Places I’d Like to Return To

Yeah, yeah. The title should be “Places To Which I’m Dying to Return” or something. Grammar FAIL. Oh Well. Pictures are in the links this time.

  1. Japan.  I lived there for 6 months in 1988.  It was really overwhelming at first. Tokyo is huge and very visually busy with symbols that I couldn’t decipher.  But I was quickly charmed by the friendly people, and I loved exploring the city and the surrounding countryside.  Most weekends my boyfriend and I went on amazing hikes in the mountains and forests beyond the city.  It was spectacular, and the public transit system made getting to the most remote village a breeze. The book Day Walks Near Tokyo was invaluable in helping us find our way on these expeditions, with clues about where to find trailheads, what buses to take, and which trails ended at an onsen (hot spring) right near a bus-stop for a route back to the city.
  2. Hawaii.  I am completely in love with these islands, especially The Big Island and Kauai.  I don’t stay in fancy hotels when I visit–I camp on the beach or stay in hostels.  That leaves money for kayak rentals, sunset whale watches, and other fun adventures.  It also tends to mean a chance to meet very cool and interesting people from all over the world, doing the same thing.
  3. China.  I visited in 1986, so a lot has changed.  I also have two nieces from there, and it could be amazing to take them to visit the land where they were born.  Also, the last time I stood on the Great Wall, it was totally fogged in, so I kind of feel like I didn’t do the wall.  The first trip, I was only in Beijing, except for the wall trip.  Next time, I would like to see much more of the country and would love to see the baby pandas!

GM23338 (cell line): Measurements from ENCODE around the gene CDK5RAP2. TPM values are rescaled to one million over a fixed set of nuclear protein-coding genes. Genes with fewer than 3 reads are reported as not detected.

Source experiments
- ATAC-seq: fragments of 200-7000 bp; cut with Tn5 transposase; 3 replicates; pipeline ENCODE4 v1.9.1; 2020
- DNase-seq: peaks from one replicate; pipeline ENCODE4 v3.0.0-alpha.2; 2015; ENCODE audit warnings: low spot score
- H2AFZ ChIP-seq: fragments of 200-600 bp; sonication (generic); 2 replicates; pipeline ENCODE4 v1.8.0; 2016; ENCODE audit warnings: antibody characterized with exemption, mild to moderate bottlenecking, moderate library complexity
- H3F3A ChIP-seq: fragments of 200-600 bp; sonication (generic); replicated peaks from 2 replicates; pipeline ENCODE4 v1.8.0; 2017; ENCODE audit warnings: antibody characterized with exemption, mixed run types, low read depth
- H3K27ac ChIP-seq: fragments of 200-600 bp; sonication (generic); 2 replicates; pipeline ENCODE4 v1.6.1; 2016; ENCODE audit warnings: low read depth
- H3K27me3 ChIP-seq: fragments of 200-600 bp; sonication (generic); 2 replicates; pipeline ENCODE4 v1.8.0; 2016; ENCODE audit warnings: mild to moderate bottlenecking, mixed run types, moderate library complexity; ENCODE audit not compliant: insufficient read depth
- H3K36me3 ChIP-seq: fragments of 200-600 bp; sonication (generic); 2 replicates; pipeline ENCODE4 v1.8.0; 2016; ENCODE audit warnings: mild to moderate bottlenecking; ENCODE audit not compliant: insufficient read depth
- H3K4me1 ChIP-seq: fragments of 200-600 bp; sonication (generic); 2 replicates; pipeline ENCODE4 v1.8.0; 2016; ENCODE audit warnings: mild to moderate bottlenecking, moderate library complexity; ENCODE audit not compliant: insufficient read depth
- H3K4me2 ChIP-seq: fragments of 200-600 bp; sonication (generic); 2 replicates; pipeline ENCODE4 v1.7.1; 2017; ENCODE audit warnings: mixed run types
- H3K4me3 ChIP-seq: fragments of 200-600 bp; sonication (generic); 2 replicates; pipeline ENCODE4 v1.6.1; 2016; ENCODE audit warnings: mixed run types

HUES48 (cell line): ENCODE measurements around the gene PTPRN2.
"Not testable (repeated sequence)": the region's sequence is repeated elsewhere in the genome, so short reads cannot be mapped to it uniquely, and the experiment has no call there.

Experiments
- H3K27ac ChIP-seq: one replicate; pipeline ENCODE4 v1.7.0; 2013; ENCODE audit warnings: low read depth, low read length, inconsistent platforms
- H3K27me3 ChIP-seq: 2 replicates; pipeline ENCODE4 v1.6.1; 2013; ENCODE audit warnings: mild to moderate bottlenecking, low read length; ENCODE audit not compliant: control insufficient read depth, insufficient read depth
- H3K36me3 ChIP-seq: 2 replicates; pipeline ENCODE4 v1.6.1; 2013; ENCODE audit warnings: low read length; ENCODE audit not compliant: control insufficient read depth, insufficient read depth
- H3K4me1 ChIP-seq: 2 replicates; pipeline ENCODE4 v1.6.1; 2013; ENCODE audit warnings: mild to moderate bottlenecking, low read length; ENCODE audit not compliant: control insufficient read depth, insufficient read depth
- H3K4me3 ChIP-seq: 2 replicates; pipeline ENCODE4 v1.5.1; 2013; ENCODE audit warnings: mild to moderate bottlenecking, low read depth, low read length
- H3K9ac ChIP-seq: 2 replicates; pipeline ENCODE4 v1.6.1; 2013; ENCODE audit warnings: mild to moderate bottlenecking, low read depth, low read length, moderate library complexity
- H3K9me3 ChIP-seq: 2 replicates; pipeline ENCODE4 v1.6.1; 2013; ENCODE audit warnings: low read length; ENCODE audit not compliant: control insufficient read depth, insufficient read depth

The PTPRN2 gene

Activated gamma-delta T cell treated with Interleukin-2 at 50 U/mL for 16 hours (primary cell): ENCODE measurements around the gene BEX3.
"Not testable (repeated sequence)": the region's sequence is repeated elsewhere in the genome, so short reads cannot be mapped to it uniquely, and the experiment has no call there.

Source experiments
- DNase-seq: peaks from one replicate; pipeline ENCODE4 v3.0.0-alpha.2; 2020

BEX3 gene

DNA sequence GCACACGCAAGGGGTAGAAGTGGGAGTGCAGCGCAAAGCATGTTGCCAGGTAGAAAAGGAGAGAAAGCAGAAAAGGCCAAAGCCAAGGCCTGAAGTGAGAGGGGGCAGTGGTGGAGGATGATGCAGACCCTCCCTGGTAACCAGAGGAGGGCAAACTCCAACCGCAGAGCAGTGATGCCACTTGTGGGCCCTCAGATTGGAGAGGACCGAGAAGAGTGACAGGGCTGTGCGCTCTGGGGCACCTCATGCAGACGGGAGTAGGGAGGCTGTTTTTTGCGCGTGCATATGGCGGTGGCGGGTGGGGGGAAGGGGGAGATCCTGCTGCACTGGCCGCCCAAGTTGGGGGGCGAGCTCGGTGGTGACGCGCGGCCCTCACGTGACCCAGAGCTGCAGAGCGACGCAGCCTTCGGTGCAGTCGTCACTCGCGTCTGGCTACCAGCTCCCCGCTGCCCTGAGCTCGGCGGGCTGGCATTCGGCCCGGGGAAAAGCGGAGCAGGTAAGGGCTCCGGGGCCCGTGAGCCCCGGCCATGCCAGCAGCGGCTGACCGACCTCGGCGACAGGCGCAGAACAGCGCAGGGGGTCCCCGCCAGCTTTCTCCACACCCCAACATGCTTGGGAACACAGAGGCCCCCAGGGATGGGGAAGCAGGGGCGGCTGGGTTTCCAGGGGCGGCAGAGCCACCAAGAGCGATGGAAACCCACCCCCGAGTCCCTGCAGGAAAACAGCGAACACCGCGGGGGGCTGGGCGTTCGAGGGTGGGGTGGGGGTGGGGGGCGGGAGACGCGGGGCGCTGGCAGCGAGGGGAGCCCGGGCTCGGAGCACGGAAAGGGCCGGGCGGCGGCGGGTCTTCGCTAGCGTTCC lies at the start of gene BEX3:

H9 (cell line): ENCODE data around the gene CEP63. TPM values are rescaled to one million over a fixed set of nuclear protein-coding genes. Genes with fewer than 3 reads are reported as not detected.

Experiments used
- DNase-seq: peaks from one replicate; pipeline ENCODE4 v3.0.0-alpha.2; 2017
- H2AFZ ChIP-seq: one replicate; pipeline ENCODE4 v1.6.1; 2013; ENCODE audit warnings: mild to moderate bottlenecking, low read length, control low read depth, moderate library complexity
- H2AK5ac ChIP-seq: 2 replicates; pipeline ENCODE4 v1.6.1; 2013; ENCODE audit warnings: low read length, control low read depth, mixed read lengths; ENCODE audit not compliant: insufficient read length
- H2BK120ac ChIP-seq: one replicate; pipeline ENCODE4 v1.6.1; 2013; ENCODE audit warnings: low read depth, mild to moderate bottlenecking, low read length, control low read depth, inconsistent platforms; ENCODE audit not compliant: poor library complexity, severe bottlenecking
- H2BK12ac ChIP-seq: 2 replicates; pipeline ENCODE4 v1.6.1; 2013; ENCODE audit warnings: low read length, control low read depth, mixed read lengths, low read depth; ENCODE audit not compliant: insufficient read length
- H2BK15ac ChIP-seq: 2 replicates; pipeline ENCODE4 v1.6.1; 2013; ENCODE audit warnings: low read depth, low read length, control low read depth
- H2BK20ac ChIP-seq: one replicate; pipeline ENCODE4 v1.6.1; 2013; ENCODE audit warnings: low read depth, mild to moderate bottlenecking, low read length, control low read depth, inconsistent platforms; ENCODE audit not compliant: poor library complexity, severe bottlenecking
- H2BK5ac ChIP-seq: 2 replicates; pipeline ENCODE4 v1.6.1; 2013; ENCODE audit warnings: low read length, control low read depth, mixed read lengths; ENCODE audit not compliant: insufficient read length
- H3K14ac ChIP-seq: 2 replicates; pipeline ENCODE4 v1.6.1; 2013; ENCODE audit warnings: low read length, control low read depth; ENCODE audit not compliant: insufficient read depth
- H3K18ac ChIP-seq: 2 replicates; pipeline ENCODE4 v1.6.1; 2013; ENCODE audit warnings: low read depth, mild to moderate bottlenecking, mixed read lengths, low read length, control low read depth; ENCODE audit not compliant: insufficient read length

4. India. I have been a little obsessed with India since high school, when a bunch of my friends were Indian. I studied Asian religions in college, which made the obsession a little worse. We visited there on the way home from Japan, but only stayed a few days, and only saw Delhi and Agra. I’d like to actually spend some time in the country getting more of a feel for the place.
  5. Thailand. I want to see the temples sparkling in the sunlight again, cruise on the river, and EAT. Yum. It would be cool to see the coast, too, since last time (again on that trip home from Japan), we didn’t see the coast at all.
  6. France. Paris is magical, as far as I’m concerned, and I can’t imagine ever getting too much of it. I love to wander the streets, eat crepes, look at the architecture, and just drink in the atmosphere. But even more lovely is the Provencal countryside. I have never had vegetables that tasted as good as those we ate in the village of Barbentane, where I stayed 3 weeks one June. And there is a monastery called Frigolet, on a hillside near there, that makes a scrumptious liqueur that I have been craving since my return to the states in 1993.
  7. Wales. I fell in love with Wales when I visited. I decided I would like to live in the little village of Dolgellau and take a dog for a walk around the Precipice Walk each day. And I fell in love with the peaceful beauty of Tintern Abbey.  I would love to get back and just spend some time sitting among the beautiful ruins.
  8. Corea, Maine. Went here to visit the village where my grandmother spent her first 10 years and was enchanted. She had always talked of how happy she was there, and it was a marvelous little gem, so long as you don’t need to be entertained. There is nothing to do there but read and enjoy the scenery. You even have to go for a drive to find a restaurant, but it is pretty special. My grandmother’s best friend’s house is now a very lovely B&B.

About Beth Parks Aronson

I am Associate Professor of Psychology at Lamar University. Previously, I was a psychologist in private practice in Jenkintown, PA where I specialized in anxiety disorders and working with people living with chronic and life-threatening illnesses. I am a little addicted to good literature. Ok, a lot addicted.
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